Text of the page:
A few thoughts on the benefits and practicalities of using heat exchangers in wastewater AD, from Matt Hale of thermal technology expert HRS Heat Exchangers
Over the years, different wastewater companies have adopted different approaches to sludge treatment, but there is now a trend towards anaerobic digestion (AD) and away from incineration. While the number of AD facilities treating sewage sludge may be growing steadily, rising just 12% from 2010-2015, these 159 plants actually generated over 25% more power over the same period. This can be largely attributed to efficiency improvements within the wastewater sector, which is renowned for its approach to innovation, often setting the standard for operational efficiency within the entire AD industry.
Many of the original wastewater AD facilities are now looking to upgrade, switching from producing electricity to biomethane in order to take advantage of the Renewable Heat Incentive, particularly given the positive outcome of last year’s consultation on the scheme. However, small-scale improvements have been no less important in helping to boost the sector’s energy output and upgrading an existing plant is an ideal opportunity to improve its overall efficiency, to maximise both energy production and overall greenhouse gas savings.
One of the easiest ways to improve efficiency is by recapturing heat. Heat exchangers represent the best way of doing this, having a much lower heat requirement than tanks with heating jackets (up to half of that of some systems). In fact, a well designed heat exchanger system could recover and reuse 40% of the heat produced by a wastewater AD plant.
One size does not fit all
Not all heat exchangers are equal and one size does not fit all – the AD industry covers many different sectors processing a variety of feedstocks from food waste to farm residues, to liquid by-products. One range proving proving popular with wastewater AD operators is the DTI series from HRS, which is a double tube heat exchanger. The inner tube is corrugated to ensure improved heat transfer performance and superior resistance against tube wall fouling, resulting in reduced maintenance periods. In addition, the tube in tube design permits the processing of fluids with particles without any tube blockage, making it particularly suited to sewage AD plants.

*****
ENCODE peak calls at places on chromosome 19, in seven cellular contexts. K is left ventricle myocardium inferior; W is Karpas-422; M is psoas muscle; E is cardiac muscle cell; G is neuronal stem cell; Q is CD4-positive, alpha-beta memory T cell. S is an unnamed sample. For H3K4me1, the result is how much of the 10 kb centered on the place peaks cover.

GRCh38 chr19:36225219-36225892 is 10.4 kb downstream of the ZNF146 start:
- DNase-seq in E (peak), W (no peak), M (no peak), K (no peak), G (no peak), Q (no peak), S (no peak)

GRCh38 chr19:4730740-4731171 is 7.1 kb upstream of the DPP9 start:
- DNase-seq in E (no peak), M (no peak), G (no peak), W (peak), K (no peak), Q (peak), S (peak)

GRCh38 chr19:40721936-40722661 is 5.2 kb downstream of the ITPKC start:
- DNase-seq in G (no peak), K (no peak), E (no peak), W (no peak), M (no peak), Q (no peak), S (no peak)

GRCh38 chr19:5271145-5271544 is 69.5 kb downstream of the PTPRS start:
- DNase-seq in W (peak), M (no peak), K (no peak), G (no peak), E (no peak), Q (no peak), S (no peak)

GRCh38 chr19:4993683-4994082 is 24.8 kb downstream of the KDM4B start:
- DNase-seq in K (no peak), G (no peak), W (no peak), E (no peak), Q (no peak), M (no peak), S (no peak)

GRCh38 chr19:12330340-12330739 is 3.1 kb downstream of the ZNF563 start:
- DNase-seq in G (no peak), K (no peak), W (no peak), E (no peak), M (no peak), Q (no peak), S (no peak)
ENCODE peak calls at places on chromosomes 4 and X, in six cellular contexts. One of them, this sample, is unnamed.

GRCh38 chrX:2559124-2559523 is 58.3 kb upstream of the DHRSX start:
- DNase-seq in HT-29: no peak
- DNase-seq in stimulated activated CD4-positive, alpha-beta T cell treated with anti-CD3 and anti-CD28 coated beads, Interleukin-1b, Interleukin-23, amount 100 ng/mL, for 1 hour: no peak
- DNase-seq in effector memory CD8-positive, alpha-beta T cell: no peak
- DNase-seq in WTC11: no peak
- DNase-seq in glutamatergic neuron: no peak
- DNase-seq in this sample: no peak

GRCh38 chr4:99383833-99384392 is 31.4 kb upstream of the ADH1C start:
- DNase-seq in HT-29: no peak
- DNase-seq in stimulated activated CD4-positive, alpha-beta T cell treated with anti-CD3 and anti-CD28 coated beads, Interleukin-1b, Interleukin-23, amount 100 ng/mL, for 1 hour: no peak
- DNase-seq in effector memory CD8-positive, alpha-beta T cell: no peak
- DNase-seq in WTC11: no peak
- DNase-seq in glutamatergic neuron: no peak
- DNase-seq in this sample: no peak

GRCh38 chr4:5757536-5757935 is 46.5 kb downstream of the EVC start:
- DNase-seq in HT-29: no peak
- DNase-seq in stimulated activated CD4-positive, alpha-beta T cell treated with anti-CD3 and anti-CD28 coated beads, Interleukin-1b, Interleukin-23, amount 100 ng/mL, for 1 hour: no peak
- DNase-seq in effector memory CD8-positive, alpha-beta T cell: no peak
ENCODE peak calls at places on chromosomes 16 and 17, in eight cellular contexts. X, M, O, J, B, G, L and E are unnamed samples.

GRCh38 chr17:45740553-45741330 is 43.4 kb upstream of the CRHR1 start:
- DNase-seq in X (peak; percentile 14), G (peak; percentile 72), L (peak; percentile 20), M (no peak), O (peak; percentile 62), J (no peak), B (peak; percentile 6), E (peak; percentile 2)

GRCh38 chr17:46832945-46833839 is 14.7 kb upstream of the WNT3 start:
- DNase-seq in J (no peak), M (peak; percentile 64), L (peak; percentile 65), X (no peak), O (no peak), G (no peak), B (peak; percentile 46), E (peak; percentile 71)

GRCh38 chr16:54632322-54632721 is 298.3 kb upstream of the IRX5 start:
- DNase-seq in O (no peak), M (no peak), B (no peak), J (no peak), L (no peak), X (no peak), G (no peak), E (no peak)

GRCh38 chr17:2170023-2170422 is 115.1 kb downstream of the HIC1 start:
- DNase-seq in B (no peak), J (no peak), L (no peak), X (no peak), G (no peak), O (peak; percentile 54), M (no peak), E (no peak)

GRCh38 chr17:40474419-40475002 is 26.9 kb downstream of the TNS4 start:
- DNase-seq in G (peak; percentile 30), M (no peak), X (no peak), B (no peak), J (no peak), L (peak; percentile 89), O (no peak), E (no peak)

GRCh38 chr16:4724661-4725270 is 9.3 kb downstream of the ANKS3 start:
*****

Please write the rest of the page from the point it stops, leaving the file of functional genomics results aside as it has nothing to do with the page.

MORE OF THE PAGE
But having recovered this valuable heat, what are water companies doing with it? With a typical 1.5 MW wastewater AD plant producing as much as 40,000 tonnes of liquid digestate each year – bringing significant economic and logistical challenges associated with its storage and transportation – many operators are using their surplus heat to improve their digestate management systems. After all, if it isn’t concentrated, the volume and consistency of digestate can quickly become a costly bottleneck in plant efficiency.
Concentrated digestate is easier to manage
Using surplus heat to separate water from digestate by concentration can reduce the overall quantity of digestate by as much as 80%, greatly lowering the associated storage and transport costs. A well designed system, such as HRS’ Digestate Concentration System (DCS), will include measures to retain the valuable nutrients in the digestate, while the evaporated water can be condensed and returned to the front end of the AD process, reducing the amount of energy and water used by the plant. After concentration, the treated digestate dry solid content can be as much as 20% (often a fourfold improvement), making it much easier, and cheaper, to transport and handle.
Bright future for new treatment technologies?
By improving the efficiency of their wastewater AD plants, many of the UK’s water companies are enjoying increased ROI, helping to make their service more affordable and sustainable; particularly important as the water industry uses around three per cent of all the electricity generated in the UK. HRS’ customers and end-users already include Southern Water, Severn Trent Water, Welsh Water, Yorkshire Water, Anglian Water, Northumbrian Water, Wessex Water and Thames Water. And with Ofwat’s recent Water 2020 report set to kick-start a market for treated sewage sludge, there’s a real feeling that the coming years will bring about even more partnerships between water companies and firms developing new treatment methodologies.